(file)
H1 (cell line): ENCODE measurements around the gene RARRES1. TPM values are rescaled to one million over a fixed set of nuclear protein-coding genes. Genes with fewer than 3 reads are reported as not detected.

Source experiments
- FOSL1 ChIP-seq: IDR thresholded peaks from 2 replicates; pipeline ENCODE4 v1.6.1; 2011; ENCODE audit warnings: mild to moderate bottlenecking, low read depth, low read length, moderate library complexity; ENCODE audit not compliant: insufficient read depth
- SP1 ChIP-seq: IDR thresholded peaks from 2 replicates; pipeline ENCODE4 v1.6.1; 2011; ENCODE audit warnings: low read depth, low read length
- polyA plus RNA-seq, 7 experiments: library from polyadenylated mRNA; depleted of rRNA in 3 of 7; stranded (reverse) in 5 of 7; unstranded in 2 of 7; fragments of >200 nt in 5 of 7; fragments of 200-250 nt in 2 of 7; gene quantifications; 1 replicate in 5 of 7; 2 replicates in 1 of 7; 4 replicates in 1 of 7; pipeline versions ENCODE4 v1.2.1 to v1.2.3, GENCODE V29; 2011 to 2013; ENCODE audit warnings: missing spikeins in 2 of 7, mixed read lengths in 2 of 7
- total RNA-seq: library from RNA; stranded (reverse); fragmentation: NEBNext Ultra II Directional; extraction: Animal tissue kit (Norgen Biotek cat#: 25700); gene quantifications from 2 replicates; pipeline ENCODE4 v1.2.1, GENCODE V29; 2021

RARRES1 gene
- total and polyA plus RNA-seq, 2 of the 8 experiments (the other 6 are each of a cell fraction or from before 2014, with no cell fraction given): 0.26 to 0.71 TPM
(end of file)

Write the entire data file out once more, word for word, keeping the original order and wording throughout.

H1 (cell line): ENCODE measurements around the gene RARRES1. TPM values are rescaled to one million over a fixed set of nuclear protein-coding genes. Genes with fewer than 3 reads are reported as not detected.

Source experiments
- FOSL1 ChIP-seq: IDR thresholded peaks from 2 replicates; pipeline ENCODE4 v1.6.1; 2011; ENCODE audit warnings: mild to moderate bottlenecking, low read depth, low read length, moderate library complexity; ENCODE audit not compliant: insufficient read depth
- SP1 ChIP-seq: IDR thresholded peaks from 2 replicates; pipeline ENCODE4 v1.6.1; 2011; ENCODE audit warnings: low read depth, low read length
- polyA plus RNA-seq, 7 experiments: library from polyadenylated mRNA; depleted of rRNA in 3 of 7; stranded (reverse) in 5 of 7; unstranded in 2 of 7; fragments of >200 nt in 5 of 7; fragments of 200-250 nt in 2 of 7; gene quantifications; 1 replicate in 5 of 7; 2 replicates in 1 of 7; 4 replicates in 1 of 7; pipeline versions ENCODE4 v1.2.1 to v1.2.3, GENCODE V29; 2011 to 2013; ENCODE audit warnings: missing spikeins in 2 of 7, mixed read lengths in 2 of 7
- total RNA-seq: library from RNA; stranded (reverse); fragmentation: NEBNext Ultra II Directional; extraction: Animal tissue kit (Norgen Biotek cat#: 25700); gene quantifications from 2 replicates; pipeline ENCODE4 v1.2.1, GENCODE V29; 2021

RARRES1 gene
- total and polyA plus RNA-seq, 2 of the 8 experiments (the other 6 are each of a cell fraction or from before 2014, with no cell fraction given): 0.26 to 0.71 TPM